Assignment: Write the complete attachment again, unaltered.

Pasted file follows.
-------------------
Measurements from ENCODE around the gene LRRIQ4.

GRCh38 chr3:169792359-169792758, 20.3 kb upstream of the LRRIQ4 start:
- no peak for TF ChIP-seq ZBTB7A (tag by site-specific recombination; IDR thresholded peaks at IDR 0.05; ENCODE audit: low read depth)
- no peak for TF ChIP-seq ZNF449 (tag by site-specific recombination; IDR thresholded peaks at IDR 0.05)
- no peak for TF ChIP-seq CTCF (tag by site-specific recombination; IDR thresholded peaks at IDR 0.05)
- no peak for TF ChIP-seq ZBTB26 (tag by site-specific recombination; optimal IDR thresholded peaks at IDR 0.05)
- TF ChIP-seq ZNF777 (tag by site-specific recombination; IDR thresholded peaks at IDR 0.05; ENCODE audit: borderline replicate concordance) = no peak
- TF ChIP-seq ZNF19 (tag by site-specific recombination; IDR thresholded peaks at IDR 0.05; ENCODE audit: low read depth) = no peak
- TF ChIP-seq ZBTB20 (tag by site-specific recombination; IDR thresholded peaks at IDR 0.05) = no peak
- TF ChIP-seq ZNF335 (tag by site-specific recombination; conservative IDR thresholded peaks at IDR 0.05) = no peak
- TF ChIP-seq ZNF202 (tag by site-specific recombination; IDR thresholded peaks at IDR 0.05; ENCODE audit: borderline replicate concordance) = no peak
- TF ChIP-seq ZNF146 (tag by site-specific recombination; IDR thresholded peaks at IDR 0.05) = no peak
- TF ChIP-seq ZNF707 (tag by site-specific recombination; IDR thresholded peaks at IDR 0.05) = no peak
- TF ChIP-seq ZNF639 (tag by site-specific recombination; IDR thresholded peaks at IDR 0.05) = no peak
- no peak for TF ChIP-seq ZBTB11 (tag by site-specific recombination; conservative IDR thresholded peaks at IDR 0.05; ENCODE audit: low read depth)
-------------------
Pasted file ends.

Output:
Measurements from ENCODE around the gene LRRIQ4.

GRCh38 chr3:169792359-169792758, 20.3 kb upstream of the LRRIQ4 start:
- no peak for TF ChIP-seq ZBTB7A (tag by site-specific recombination; IDR thresholded peaks at IDR 0.05; ENCODE audit: low read depth)
- no peak for TF ChIP-seq ZNF449 (tag by site-specific recombination; IDR thresholded peaks at IDR 0.05)
- no peak for TF ChIP-seq CTCF (tag by site-specific recombination; IDR thresholded peaks at IDR 0.05)
- no peak for TF ChIP-seq ZBTB26 (tag by site-specific recombination; optimal IDR thresholded peaks at IDR 0.05)
- TF ChIP-seq ZNF777 (tag by site-specific recombination; IDR thresholded peaks at IDR 0.05; ENCODE audit: borderline replicate concordance) = no peak
- TF ChIP-seq ZNF19 (tag by site-specific recombination; IDR thresholded peaks at IDR 0.05; ENCODE audit: low read depth) = no peak
- TF ChIP-seq ZBTB20 (tag by site-specific recombination; IDR thresholded peaks at IDR 0.05) = no peak
- TF ChIP-seq ZNF335 (tag by site-specific recombination; conservative IDR thresholded peaks at IDR 0.05) = no peak
- TF ChIP-seq ZNF202 (tag by site-specific recombination; IDR thresholded peaks at IDR 0.05; ENCODE audit: borderline replicate concordance) = no peak
- TF ChIP-seq ZNF146 (tag by site-specific recombination; IDR thresholded peaks at IDR 0.05) = no peak
- TF ChIP-seq ZNF707 (tag by site-specific recombination; IDR thresholded peaks at IDR 0.05) = no peak
- TF ChIP-seq ZNF639 (tag by site-specific recombination; IDR thresholded peaks at IDR 0.05) = no peak
- no peak for TF ChIP-seq ZBTB11 (tag by site-specific recombination; conservative IDR thresholded peaks at IDR 0.05; ENCODE audit: low read depth)